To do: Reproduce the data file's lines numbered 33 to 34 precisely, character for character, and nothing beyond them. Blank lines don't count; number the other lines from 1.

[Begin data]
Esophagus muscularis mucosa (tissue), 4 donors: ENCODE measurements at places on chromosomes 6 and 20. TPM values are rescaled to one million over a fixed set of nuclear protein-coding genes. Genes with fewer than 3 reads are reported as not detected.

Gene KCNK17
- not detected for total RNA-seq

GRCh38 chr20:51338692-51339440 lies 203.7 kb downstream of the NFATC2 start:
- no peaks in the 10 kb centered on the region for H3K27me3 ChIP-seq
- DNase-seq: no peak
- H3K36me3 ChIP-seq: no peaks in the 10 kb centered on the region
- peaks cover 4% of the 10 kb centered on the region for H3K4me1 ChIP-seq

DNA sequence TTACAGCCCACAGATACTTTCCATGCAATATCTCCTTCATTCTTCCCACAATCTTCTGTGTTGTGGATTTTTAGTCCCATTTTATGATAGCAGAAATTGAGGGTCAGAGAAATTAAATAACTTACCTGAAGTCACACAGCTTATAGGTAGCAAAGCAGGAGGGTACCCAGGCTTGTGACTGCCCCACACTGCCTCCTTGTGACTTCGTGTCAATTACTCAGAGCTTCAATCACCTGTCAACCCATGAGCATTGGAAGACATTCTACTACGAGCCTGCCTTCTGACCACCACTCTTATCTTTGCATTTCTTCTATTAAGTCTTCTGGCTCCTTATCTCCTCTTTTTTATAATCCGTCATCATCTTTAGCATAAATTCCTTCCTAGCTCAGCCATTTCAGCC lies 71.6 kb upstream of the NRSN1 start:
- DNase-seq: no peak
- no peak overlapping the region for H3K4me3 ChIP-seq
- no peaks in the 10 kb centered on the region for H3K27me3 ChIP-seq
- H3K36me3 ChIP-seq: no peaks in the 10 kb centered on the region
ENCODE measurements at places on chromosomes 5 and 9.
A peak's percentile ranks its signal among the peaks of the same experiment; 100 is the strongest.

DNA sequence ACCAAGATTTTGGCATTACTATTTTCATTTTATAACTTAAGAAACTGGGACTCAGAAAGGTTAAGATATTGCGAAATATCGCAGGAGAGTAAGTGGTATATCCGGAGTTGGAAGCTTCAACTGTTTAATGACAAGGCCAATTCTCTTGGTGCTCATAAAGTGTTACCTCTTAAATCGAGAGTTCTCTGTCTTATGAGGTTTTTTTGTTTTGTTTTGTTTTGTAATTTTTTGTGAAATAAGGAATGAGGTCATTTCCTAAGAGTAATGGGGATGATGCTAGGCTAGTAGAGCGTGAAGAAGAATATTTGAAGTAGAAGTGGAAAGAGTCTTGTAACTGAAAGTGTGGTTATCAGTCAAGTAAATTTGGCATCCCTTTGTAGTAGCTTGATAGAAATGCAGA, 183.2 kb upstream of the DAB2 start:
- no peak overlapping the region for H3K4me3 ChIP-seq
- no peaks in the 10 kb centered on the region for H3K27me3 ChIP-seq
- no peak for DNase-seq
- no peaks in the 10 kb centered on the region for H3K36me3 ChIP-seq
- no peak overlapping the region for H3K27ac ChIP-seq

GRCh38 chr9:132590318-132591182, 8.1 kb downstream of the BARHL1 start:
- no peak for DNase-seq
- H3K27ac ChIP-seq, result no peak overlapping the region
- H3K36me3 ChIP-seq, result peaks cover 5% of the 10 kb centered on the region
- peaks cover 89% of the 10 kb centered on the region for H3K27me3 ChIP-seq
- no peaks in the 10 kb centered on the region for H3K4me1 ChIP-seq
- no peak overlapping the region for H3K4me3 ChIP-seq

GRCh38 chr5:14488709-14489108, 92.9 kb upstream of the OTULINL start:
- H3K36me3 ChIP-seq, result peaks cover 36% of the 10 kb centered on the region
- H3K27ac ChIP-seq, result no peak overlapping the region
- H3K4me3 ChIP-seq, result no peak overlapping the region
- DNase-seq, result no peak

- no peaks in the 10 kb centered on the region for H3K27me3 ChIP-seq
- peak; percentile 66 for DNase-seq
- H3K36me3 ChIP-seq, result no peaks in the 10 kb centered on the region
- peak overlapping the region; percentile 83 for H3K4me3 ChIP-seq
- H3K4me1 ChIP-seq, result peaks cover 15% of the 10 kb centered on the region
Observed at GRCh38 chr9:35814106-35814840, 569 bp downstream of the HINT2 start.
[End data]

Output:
- DNase-seq, result no peak

- no peaks in the 10 kb centered on the region for H3K27me3 ChIP-seq